Research and Capacity Building for the Promotion of Sexual Health and Well-Being in the West Africa Region
Board of Regents of the University of Wisconsin
System. Courtesy of Africa
Despite three decades of capacity building, there
is still little research on the health problems of
the poor. This is even more acute regarding sexual
health of people in West Africa. Research is essential
in improving the status of sexual health in any community.
Good quality research is a key tool for identifying
sexual health problems and their causes and demonstrating
their importance to the promotion of sexual health
and well-being. It also assists in formulating solutions
and evaluating progress of sexual health interventions.
Sexual health research demands for interdisciplinary
and integrated research. In West Africa, responding
to this requirement poses great challenges to current
research efforts both within and outside universities.
This presentation begins with an overview of the socio-cultural
aspects of sex in West Africa. It then highlights
some gaps in existing sexual health research in the
region and presents some capacity needs for sexual
health research. The paper goes on to suggest some
means of strengthening the capacity of sexual health
researchers. In several respects the paper is limited
to experiences in English-speaking West Africa.
Some socio-sexual cultural
and research issues in West Africa
It is important to put the current paucity of research
on sexuality in some perspective. Until the onset
of HIV/AIDS, sexual life in Africa received little
serious attention from serious researchers despite
the 'great inquisitiveness in Victorian Europe about
African sexual customs and the widespread belief in
the sexual superiority of the African' (Bleek, 1976:25).
The sexual prowess of the African was described as
'unfettered sexuality' either to be envied or feared
(Schoepf, 1991). This was expected because most studies
that dealt exclusively with sexuality in Africa by
this time were mainly anthologies and impressionistic
notes by missionaries and travelers.
In the region, as elsewhere in Africa,
the force of social change resulting from formal education,
increasing urbanization, and the increasing cost of
living, among others, has blended to produce changes
in socio-sexual culture. In Ghana, Nigeria and several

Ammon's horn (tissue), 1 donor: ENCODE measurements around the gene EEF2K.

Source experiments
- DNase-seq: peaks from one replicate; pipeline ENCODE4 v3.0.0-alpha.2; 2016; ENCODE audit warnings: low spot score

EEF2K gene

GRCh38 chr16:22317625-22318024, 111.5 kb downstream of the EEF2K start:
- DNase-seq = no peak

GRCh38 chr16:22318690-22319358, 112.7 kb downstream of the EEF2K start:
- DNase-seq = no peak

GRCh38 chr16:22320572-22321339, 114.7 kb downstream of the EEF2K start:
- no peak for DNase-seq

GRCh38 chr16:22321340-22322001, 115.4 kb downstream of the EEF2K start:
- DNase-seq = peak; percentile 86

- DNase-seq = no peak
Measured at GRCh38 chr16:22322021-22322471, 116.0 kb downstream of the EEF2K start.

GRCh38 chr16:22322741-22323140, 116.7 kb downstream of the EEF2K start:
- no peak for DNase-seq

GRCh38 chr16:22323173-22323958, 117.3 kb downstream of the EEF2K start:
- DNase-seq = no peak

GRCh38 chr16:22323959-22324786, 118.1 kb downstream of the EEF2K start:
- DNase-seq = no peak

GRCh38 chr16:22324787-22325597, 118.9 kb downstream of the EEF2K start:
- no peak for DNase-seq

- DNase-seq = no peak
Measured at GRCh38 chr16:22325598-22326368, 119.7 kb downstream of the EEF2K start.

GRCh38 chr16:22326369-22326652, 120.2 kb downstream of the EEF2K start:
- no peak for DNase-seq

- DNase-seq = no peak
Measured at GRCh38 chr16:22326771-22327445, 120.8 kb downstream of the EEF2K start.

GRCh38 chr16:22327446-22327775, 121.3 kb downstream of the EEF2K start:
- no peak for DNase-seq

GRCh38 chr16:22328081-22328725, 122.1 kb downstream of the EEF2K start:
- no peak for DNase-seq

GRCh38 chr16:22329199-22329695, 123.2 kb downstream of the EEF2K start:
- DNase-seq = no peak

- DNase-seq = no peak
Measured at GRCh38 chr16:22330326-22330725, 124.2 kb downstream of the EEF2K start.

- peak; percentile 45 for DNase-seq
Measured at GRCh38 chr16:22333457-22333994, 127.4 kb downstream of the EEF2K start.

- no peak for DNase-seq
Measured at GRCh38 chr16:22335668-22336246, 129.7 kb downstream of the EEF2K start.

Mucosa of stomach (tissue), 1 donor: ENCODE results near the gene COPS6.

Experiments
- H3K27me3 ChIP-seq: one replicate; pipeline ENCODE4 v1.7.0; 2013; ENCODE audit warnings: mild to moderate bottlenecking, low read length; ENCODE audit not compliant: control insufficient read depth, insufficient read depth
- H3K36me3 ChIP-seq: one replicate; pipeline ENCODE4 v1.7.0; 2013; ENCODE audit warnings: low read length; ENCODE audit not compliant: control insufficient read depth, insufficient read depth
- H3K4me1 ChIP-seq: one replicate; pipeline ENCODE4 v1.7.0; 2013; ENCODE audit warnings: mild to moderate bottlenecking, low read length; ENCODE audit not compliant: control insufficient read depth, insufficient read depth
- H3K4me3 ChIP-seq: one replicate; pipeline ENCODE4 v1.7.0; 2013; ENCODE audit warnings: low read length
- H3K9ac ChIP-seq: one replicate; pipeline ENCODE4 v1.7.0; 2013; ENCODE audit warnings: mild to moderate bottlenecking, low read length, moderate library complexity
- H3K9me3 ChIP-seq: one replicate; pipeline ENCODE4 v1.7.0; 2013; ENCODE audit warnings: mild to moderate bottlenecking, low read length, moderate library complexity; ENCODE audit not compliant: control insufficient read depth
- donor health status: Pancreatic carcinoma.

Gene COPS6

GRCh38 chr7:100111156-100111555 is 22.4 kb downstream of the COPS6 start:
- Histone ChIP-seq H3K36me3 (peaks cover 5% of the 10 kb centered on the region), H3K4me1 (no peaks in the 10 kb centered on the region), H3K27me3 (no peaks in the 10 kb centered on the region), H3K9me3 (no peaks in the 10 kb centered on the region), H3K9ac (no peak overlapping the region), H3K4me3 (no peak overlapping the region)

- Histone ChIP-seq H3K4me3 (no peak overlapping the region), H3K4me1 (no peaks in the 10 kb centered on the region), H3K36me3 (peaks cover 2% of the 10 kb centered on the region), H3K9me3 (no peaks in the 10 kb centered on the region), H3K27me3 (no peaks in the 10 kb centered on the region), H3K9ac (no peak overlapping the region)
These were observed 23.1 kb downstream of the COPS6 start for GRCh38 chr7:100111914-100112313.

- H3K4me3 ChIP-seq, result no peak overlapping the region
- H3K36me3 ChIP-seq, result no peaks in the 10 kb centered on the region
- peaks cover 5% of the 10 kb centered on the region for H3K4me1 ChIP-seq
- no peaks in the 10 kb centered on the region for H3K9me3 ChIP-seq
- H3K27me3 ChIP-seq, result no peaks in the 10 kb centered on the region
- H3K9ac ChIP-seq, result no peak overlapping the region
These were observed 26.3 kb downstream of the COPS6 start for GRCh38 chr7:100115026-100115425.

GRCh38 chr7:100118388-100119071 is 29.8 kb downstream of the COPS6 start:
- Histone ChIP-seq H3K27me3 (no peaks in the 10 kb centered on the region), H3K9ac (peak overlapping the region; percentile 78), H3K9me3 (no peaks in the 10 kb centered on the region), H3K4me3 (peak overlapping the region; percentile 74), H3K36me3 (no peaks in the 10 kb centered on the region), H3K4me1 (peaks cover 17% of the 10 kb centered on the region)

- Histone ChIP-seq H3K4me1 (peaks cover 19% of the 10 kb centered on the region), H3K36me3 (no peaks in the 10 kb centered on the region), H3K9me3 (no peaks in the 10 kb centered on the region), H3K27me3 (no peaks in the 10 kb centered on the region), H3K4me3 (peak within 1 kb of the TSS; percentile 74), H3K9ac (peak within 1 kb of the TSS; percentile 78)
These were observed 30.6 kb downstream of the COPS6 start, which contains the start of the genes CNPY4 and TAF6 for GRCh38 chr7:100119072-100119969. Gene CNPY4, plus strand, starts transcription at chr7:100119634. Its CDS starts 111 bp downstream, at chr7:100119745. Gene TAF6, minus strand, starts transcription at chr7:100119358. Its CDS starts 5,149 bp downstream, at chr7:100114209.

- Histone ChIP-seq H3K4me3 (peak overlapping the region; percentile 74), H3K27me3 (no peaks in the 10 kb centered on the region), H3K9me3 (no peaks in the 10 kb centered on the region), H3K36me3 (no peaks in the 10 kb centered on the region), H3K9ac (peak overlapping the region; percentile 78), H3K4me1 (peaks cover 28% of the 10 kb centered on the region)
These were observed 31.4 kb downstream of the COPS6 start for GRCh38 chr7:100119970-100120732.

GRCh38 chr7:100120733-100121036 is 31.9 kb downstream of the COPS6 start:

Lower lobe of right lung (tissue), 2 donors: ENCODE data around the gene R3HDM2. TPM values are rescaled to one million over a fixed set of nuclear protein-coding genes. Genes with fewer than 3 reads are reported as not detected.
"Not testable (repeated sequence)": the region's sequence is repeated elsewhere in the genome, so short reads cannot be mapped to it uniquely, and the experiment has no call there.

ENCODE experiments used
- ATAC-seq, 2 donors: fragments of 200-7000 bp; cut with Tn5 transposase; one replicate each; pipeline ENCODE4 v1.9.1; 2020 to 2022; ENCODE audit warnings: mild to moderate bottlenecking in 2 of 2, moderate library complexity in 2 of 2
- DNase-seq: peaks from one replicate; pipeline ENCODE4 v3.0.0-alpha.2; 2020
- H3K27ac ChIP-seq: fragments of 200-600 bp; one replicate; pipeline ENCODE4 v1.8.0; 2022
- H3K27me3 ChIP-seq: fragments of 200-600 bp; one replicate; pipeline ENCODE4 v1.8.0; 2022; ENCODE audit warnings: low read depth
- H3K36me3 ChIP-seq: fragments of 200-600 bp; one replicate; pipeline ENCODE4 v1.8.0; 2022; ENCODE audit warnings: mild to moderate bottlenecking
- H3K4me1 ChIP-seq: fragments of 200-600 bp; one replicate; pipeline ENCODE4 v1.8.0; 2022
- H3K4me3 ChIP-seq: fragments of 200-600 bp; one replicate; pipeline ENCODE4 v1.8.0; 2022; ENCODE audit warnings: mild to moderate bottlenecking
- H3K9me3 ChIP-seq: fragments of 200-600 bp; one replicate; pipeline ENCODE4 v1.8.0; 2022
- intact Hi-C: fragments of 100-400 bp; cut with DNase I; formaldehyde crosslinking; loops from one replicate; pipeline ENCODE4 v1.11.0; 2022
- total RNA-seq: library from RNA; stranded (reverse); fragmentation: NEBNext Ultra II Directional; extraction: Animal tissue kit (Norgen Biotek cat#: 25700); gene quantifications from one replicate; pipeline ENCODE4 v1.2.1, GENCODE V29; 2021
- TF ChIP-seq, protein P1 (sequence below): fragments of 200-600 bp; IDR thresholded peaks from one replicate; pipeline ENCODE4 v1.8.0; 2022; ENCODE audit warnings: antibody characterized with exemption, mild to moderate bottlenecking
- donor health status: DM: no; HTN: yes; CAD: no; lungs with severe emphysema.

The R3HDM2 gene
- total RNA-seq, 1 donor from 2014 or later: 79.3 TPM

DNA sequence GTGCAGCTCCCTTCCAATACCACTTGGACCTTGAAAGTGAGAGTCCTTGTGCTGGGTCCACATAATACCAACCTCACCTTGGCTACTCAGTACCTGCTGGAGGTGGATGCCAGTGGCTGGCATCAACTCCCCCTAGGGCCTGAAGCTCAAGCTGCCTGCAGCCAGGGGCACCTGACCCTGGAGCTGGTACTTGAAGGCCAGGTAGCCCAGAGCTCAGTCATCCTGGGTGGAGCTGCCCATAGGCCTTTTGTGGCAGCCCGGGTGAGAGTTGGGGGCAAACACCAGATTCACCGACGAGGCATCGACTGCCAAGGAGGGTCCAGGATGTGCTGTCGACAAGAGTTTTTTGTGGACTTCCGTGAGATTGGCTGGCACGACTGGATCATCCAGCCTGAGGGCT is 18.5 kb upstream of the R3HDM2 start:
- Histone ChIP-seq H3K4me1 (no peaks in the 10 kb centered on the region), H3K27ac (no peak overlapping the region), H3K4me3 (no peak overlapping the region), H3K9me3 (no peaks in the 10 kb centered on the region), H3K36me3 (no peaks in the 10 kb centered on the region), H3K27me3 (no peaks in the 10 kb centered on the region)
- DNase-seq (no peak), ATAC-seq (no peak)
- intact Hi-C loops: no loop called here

parts of West Africa, it is clear that even in some
of the societies where premarital sex was not formerly
permitted, it is now considered normal (Ankomah, 1998).
In some societies in these countries, premarital multiple
sexual partnering, serial monogamy as well as partner
switching is fairly common.
To fully understand premarital sexual
relationships in the region, it is useful to view
some premarital relationships as basically transactional,
resulting in sexual exchange where sexual services
are exchanged for material gain- a system quite different
from prostitution. Similar findings have come from
some Nigerian cities such as Benin City (Omorodion,
1993); in Ibadan and Zaria, (Barker and Rich, 1992);
and in comparatively rural areas as for example among
the Ekiti of western Nigeria (Orubuloye, Caldwell,
and Caldwell, 1991). It must be pointed out however,
that, there is a great diversity of sexual relationships.
It is therefore misleading to generalize (which unfortunately
some researchers have done) about African sexuality,
or even a West African one as if the region is one
homogenous entity. There is a variety of mutually
contradictory sexual norms in West Africa, and even
within countries. So when in West Africa Caldwell,
Caldwell and Quiggin (1991) claimed uniformity of
premarital sexual relationships and observed a perfect
fit called the 'Ekiti model' which meant pervasive
societal acceptance throughout history of premarital
sexual relationships it was perhaps an overgeneralization.
Mair had five decades ago observed a continuum:
"In attitudes towards sex
relations before marriage, extremes of severity
and tolerance are represented by the Nupe, who prohibit
them altogether, and the Korongo and Mesakin of
the Nuba hills among whom premarital licence is
complete, and chastity and virginity play no part"
Some gaps in existing sexual
While the quantity and quality of sexual health research
in the West African region has improved in recent
years, there are still several gaps. A few are highlighted
Research output on violence against
women has been very general. Community- and health
facility-based research as well as behavioural research
on violence including longitudinal studies on the
consequences of sexual violence, and the vulnerability
of adolescents to sexual abuse are sorely needed.
The sexual rights of adolescents
in West Africa is a poorly researched area. Further
research is required to gather information on sexual